Lack of Health Insurance a Major Barrier to Cancer Care
Uninsured and underinsured in United States receive less preventive care and have worse outcomes
FRIDAY, Jan. 4 (HealthDay News) -- Lack of adequate health insurance prevents significant segments of the U.S. population from benefiting from advances in prevention, early detection and treatment of cancer, according to an extensive review published in the January/February issue of CA: A Cancer Journal for Clinicians.
Elizabeth Ward, Ph.D., of the American Cancer Society in Atlanta, and colleagues analyzed data from the National Health Interview Survey and the National Cancer Data Base and reviewed numerous studies on access to health care and health insurance. In addition to an overview of health care systems in the United States, the article provides demographic and socioeconomic characteristics of those insured, not insured or underinsured, as well as estimates of economic burdens of health care for individuals and families. Data are also presented on the associations between health insurance status and screening, stage at diagnosis, and survival of breast and colorectal cancer.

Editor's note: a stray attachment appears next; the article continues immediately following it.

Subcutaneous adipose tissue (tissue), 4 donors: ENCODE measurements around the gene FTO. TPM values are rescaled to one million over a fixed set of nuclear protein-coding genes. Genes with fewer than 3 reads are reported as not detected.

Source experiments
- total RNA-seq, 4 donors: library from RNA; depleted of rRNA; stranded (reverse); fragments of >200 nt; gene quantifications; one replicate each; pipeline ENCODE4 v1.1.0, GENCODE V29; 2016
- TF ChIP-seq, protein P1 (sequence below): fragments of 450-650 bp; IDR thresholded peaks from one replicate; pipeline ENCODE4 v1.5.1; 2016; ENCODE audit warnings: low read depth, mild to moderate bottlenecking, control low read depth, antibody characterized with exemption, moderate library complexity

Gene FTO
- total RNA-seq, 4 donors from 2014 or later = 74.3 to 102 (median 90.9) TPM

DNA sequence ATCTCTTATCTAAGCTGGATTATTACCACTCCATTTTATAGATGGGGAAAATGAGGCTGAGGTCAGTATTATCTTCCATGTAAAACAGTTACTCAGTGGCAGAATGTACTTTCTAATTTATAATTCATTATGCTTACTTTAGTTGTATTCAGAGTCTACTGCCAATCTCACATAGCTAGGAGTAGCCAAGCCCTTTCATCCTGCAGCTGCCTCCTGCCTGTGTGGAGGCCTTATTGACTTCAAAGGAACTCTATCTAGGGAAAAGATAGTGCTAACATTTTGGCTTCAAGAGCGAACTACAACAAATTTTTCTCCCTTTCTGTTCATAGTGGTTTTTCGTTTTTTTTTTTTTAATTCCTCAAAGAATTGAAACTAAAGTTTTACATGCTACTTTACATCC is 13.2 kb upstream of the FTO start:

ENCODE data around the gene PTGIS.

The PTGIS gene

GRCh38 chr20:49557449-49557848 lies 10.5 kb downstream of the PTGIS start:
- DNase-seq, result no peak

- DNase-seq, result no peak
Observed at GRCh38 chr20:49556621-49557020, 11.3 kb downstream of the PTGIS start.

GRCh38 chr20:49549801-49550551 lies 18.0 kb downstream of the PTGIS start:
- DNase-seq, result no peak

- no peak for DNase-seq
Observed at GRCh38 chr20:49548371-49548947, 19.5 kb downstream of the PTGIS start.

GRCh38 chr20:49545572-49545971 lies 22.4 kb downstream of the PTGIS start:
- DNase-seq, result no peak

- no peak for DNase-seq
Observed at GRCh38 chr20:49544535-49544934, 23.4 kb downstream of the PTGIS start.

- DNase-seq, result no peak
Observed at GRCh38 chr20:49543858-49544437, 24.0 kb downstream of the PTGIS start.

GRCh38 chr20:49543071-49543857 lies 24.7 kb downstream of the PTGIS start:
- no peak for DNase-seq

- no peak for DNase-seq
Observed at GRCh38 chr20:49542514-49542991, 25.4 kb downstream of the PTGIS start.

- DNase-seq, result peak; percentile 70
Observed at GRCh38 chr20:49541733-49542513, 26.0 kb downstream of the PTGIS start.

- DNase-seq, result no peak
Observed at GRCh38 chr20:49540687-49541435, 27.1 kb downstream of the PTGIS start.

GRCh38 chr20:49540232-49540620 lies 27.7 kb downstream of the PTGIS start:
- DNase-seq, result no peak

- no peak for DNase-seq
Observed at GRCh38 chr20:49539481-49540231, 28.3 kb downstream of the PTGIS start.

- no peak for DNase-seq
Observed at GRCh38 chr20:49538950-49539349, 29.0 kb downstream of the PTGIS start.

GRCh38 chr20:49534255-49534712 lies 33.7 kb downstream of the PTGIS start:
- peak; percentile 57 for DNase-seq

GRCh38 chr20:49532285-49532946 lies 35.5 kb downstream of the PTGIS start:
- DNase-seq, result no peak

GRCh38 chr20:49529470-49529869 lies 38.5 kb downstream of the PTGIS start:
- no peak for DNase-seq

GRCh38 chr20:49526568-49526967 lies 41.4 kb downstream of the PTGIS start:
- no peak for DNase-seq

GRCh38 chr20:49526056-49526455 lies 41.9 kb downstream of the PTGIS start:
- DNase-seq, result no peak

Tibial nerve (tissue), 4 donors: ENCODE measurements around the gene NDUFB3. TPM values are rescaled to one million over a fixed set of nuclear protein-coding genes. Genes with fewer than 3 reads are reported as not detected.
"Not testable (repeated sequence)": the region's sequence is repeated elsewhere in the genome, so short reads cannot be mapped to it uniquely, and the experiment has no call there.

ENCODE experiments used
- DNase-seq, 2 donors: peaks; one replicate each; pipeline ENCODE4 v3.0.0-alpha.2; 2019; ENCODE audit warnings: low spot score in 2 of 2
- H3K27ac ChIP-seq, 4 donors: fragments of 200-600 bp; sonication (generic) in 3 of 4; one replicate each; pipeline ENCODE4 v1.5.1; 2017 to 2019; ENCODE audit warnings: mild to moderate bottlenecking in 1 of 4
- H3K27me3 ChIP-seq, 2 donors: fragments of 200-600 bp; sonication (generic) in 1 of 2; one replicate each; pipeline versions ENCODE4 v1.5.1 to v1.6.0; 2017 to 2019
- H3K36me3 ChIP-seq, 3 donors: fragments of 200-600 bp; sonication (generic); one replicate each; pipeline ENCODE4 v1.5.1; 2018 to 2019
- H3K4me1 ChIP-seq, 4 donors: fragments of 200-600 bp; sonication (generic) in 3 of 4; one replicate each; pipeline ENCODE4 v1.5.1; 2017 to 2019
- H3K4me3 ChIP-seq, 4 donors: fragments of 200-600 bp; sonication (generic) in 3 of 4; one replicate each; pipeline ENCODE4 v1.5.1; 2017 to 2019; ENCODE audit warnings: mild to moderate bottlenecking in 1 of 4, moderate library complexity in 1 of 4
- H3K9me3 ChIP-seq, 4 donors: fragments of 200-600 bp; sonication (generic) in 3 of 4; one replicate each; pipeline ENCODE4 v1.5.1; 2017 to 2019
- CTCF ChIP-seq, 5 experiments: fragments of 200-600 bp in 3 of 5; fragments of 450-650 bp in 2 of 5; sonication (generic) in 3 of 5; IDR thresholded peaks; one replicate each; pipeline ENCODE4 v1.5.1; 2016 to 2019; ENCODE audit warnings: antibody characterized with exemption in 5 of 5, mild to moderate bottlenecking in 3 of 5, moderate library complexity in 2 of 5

The report finds that the probability of being uninsured varies inversely to income, but increased from 2001 to 2005 at all income levels. Blacks, Hispanics and other minority groups are much more likely to be uninsured than non-Hispanic whites. Individuals without adequate health insurance are less likely to have preventive care or adequate management of chronic conditions, and have lower rates of screening for cervical, breast, prostate and colorectal cancer.
"There is substantial evidence that lack of adequate health insurance coverage is associated with less access to care and poorer outcomes for cancer patients," the authors conclude.